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A hydroelectric plant technician is a professional who performs many tasks related to water power generation and distribution. The technicians are often responsible for identifying and fixing problems in their area of the plant, as well as communicating with their superiors and subordinates regarding the issues. Some hydroelectric plant technicians are responsible for developing or contributing to the company's safety regulations; they may also screen the technicians under them to ensure that they are implementing those regulations. Hydroelectric plant technicians may even be asked to run safety drills and evaluate those drills at other, similar power plants. A hydroelectric plant technician works with huge, powerful and potentially dangerous machinery; he or she must commit to following established safety guidelines to avoid serious injury or death.
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Hydroelectric plant technicians must usually juggle a long list of important duties. They monitor the plant's performance, make minor repairs, and redistribute the work load of the plant's various generators so as to achieve maximum energy generation without damaging any part of it. A hydroelectric plant technician must also often install expensive equipment, inspect it and replace, or repair it if necessary. Safety is a major issue at a hydroelectric plant, so technicians must know the approved safety procedures and stringently abide by those rules. Those with managerial or supervisory authority must also verify that everyone working under them is compliant with the posted best practices.
As their title implies, hydroelectric plant technicians work at government-run hydroelectric power plants, which generate electricity by using water to crank generator turbines. Technicians will usually be working in high-noise environments that may contribute to substantial hearing loss if the proper protective gear is not worn. Hydroelectric plant technicians frequently work in areas with significant air pollution (indoors and out); many wear a closed respirator system that's very close to the sophisticated rebreathing apparatus used by cave divers. Failure to wear this protective equipment may result in respiratory damage, pain and lost productivity. Techs must also wear safety glasses or goggles whenever they're around machines with exposed moving parts, even if the machines are turned off and unplugged. Comfortable, padded shoes will help keep the knees and back comfortable during long periods of standing; clothes should cover the arms and legs, but fit snugly to reduce the risk of getting caught in a machine.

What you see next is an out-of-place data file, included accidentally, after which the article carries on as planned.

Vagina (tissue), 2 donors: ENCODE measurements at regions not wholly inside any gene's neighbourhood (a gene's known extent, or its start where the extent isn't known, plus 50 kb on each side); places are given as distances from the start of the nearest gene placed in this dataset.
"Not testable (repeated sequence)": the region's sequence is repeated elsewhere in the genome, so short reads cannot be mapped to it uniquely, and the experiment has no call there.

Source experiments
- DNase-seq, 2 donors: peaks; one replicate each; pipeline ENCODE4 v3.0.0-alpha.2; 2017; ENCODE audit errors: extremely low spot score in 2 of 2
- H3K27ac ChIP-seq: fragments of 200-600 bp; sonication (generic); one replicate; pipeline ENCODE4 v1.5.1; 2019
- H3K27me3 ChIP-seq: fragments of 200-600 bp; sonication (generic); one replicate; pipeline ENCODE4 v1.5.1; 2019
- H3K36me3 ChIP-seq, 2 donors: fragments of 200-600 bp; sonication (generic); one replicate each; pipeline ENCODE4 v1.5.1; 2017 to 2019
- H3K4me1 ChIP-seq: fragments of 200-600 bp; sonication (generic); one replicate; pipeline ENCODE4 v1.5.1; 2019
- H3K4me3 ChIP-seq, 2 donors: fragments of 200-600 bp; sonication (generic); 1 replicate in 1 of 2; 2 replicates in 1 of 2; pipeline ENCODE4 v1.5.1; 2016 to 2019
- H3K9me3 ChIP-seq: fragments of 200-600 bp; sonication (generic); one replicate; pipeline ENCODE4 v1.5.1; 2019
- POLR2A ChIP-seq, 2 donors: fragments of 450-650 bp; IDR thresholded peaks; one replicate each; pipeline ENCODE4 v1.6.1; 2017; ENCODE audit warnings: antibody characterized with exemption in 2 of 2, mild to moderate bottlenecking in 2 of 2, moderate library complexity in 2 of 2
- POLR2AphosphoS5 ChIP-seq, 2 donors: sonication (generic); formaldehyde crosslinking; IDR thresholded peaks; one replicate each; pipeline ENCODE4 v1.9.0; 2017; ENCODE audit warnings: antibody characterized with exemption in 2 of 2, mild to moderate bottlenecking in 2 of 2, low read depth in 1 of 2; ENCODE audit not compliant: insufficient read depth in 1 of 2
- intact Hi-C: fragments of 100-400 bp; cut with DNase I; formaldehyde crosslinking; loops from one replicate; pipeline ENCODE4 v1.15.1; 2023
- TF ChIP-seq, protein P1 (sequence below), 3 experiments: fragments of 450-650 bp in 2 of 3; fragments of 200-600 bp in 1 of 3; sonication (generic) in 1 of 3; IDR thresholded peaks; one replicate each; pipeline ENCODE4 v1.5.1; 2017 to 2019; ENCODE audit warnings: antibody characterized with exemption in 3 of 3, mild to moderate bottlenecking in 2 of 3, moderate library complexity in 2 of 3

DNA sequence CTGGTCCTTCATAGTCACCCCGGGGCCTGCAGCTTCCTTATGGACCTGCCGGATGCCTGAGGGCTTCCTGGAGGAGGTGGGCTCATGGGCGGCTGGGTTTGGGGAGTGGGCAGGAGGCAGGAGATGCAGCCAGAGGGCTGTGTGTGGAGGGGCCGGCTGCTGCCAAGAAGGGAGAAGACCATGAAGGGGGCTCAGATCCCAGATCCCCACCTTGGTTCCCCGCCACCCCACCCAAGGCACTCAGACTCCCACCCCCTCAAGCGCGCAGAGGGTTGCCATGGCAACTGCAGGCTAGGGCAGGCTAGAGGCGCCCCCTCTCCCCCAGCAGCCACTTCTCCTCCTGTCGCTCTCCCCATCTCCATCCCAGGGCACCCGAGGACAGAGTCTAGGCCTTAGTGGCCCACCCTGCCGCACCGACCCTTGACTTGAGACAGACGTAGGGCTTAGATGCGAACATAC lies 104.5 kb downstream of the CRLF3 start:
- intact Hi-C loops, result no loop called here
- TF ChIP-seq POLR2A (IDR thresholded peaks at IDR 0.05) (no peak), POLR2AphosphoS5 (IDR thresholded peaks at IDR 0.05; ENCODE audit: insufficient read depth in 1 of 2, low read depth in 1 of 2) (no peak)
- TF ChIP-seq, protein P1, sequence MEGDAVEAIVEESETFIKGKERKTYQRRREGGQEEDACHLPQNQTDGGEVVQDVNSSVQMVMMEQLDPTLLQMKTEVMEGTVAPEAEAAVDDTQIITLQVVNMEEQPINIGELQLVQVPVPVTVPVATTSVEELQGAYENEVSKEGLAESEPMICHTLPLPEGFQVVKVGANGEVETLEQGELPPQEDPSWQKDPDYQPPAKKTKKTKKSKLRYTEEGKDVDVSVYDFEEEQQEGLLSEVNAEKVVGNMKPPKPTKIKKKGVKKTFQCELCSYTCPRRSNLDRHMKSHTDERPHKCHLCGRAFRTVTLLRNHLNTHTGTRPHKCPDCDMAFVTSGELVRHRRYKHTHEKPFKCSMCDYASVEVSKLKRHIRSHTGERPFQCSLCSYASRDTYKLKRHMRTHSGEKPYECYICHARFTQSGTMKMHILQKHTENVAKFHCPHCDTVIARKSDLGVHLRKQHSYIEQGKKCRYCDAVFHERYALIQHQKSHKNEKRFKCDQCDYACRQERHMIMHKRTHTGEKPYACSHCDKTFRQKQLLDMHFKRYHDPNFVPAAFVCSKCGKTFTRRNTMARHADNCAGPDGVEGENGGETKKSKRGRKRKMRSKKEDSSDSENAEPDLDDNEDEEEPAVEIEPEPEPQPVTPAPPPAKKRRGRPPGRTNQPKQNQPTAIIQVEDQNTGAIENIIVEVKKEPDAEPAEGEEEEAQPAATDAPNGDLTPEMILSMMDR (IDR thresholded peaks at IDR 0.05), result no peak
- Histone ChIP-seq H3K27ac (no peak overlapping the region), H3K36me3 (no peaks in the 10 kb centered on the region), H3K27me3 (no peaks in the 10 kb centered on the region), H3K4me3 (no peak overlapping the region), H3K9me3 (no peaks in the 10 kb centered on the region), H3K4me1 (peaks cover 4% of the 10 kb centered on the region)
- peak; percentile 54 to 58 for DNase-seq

A hydroelectric plant technician may spend the bulk of his or her time indoors, inspecting various machines and documenting production as it occurs. In many cases, however, technicians are also expected to go outside and physically inspect the water intake mechanisms. Sometimes this can be accomplished from the shoreline, but many techs have to don a wetsuit and run an underwater inspection. This yields more accurate data, but is extremely dangerous because the water intake pumps are prodigiously strong and capable of sucking a human in along with water. Any employee who goes near these pumps must be constantly vigilant.
Because power and electricity are so important to the infrastructure of most modern countries, a hydroelectric plant technician may often have to work over forty hours per week. Many are also put "on call" on a rotating basis; if serious problems arise in the middle of the night, they must be immediately addressed to avoid more expensive damage to the system and prevent power outages. An increasingly popular related trend is the "support phone": a cellular phone passed among technicians according to a monthly or weekly cycle. If a problem develops, plant staff will call the support phone to notify the on-call technician; he or she may be able to talk the caller through a fix or shortcut around the problem, but in many cases must drive to the plant - even in the middle of the night - to make those adjustments personally. The support phone may also be used on weekends, particularly in smaller plants who use a smaller, "skeleton" crew on Saturdays and Sundays.